The state will send names, addresses, dates of birth, and a slew of other information about its voters to the Electronic Registration Information Center, which will compare them to data from other states to detect registrations that are no longer accurate.
New Jersey will share voter registration data with more than 30 other states as part of a multistate cooperative to improve the accuracy of voter rolls.
As part of joining the Electronic Registration Information Center, a nonprofit operated by representatives from member states, New Jersey will send names, addresses, dates of birth, and a slew of other information about its voters to the organization, which will compare them to data from other states to detect registrations that are no longer accurate.
The information sharing will allow election officials to update voter rolls without hearing directly from voters — who rarely inform election officials of a change of address or death — while keeping some safeguards still in place, said Henal Patel, director of the New Jersey Institute for Social Justice’s Democracy and Justice program.
“That’s something we see consistently in New Jersey. We always hear things about, ‘Hey, we got a sample ballot for my son, who moved to California five years ago’ or ‘Why is my mother who passed away still receiving election mail,’” Patel said.
Additionally, ERIC’s member states are required to send mailers to eligible but unregistered voters with information on how to register. In New Jersey, voters can register online, in person, by mail, and during certain Motor Vehicle Commission visits.
“This is a good step, an important one to make our rolls stronger, and again, because so many states are already participating in ERIC and have for a number of years, we know it works,” Patel said. “This is not something new or radical we’re trying. This is something that’s tested and true.”
Member states who don’t meet certain requirements risk being removed from the organization.
The state’s entry into ERIC closely follows the signing of a bipartisan bill that allows for remote training for poll workers and permits election staff salaries to exceed a 2% cap imposed on some other expenses. That bill, which passed unanimously in both chambers, also requires the state to join ERIC.
Gov. Phil Murphy last year signed a separate bill that authorizes the secretary of state’s office and the Motor Vehicle Commission to share voter information with ERIC. That bill was also broadly bipartisan, though it faced opposition from a handful of Republicans in the Assembly.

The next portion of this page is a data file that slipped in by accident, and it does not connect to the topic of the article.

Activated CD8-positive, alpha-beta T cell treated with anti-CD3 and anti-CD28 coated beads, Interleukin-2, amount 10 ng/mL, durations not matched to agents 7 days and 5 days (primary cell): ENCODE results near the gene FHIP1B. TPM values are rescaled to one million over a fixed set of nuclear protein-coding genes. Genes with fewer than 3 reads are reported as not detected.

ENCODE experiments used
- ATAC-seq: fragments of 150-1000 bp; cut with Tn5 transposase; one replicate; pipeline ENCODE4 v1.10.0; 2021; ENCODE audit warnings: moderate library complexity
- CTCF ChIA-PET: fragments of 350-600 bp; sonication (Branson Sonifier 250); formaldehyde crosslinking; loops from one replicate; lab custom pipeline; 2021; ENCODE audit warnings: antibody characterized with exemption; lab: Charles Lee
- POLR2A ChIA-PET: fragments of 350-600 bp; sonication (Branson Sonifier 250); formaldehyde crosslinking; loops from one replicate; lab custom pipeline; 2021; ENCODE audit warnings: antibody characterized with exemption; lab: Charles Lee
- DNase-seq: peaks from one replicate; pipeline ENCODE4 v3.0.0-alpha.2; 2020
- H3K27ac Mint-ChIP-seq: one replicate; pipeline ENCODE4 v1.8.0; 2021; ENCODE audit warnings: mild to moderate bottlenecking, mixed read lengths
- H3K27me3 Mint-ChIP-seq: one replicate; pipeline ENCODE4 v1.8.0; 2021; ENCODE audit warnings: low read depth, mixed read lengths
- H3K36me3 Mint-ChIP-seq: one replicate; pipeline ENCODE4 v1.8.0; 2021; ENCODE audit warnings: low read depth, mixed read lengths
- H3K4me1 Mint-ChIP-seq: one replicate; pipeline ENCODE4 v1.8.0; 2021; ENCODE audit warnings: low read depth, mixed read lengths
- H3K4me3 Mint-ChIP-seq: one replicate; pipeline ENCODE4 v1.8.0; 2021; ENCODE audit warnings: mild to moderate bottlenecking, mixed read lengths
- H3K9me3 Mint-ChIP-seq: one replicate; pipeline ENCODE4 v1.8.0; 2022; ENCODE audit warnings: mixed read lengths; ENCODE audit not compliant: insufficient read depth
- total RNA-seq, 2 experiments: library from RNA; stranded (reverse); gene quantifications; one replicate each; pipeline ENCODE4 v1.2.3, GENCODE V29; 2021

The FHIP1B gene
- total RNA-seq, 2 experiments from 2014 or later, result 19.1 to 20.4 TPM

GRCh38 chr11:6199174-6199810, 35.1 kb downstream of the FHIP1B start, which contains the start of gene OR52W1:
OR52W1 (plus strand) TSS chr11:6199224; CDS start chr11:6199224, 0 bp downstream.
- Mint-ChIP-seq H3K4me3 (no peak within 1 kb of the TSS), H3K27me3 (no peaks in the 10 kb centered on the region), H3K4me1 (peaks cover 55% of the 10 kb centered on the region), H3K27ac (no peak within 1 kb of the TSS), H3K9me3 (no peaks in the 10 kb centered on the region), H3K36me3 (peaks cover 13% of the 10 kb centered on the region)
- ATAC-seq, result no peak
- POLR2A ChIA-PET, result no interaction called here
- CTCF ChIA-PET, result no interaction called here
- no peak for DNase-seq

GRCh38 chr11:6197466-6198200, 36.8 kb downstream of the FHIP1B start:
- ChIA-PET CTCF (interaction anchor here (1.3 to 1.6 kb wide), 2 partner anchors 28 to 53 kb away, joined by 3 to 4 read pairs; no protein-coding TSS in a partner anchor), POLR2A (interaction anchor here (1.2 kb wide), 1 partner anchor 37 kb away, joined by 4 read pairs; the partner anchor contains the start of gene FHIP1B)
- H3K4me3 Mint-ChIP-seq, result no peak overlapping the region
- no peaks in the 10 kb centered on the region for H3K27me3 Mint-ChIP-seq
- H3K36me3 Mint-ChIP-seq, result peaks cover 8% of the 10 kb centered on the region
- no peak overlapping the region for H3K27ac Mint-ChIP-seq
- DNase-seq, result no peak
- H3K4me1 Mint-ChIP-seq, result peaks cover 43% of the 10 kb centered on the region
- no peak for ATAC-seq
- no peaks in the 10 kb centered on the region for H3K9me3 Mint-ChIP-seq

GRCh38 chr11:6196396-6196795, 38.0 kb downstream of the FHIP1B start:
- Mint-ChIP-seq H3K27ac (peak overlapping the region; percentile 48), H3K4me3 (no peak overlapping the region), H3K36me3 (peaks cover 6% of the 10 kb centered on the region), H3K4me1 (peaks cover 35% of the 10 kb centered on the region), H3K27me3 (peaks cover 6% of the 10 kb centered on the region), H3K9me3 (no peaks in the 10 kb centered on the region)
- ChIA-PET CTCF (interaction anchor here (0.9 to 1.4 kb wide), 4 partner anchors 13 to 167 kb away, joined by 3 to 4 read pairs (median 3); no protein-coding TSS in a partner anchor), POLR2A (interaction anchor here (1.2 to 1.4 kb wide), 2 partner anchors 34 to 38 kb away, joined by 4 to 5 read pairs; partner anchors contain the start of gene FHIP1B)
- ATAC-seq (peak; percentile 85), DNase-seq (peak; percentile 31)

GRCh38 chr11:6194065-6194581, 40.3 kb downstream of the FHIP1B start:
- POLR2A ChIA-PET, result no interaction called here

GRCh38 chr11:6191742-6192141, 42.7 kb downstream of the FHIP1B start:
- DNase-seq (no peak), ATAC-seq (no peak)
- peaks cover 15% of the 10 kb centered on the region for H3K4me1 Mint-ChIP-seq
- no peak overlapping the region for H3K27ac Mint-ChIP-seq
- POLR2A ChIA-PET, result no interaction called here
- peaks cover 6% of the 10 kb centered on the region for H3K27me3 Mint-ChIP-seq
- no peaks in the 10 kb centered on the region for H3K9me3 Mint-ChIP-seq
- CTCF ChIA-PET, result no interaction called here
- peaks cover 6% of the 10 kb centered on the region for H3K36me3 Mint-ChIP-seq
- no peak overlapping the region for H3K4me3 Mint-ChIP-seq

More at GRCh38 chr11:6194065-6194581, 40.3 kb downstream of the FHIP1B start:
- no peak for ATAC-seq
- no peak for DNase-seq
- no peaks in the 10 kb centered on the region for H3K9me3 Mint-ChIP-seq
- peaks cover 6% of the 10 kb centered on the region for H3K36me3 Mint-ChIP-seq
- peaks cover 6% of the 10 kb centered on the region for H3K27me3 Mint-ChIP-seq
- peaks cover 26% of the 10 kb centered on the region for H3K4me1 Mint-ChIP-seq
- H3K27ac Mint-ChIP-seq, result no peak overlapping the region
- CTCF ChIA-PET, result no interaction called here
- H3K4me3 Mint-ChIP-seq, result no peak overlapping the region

Election officials and voting advocates who frequently butted heads during the state’s most recent voting reform push aligned behind New Jersey’s entry into ERIC, and while the process is still ongoing, officials expect it will make it easier to maintain clean voter rolls.
Dawn Addiego, Burlington County’s superintendent of elections, said she’s pleased by the development.
“Joining ERIC should provide us access to other member states’ voter registration data and help us more easily identify voters who may have moved or who have duplicate registrations,” Adding said. “It’s another layer of security that can help us ensure the integrity of our voter registration rolls and our elections.”
Counties are still awaiting guidance on ERIC from state election officials, Addiego said.
In June, the Public Interest Legal Foundation, a conservative group, sued Secretary of State Tahesha Way, seeking information and documents regarding how the state maintains its voter rolls.
The group said it found more than 8,000 New Jersey voters who had registered more than once, alongside nearly 2,400 voters whom the group believes are dead and more than 30,000 who the group claims have fictitious or placeholder birth dates.
That suit is ongoing, and the state claims disclosing an instructional module on the maintenance of its voter registration system would expose vulnerabilities in state election systems.
The use of ERIC data should reduce the number of erroneous registrations.
“Joining ERIC is a powerful step to strengthen New Jersey’s elections by increasing our ability to support eligible voters while also improving the accuracy of our voting rolls,” Way said in a statement. “This partnership will help more New Jerseyans participate in democracy while giving all our voters greater confidence in the integrity of our elections.”
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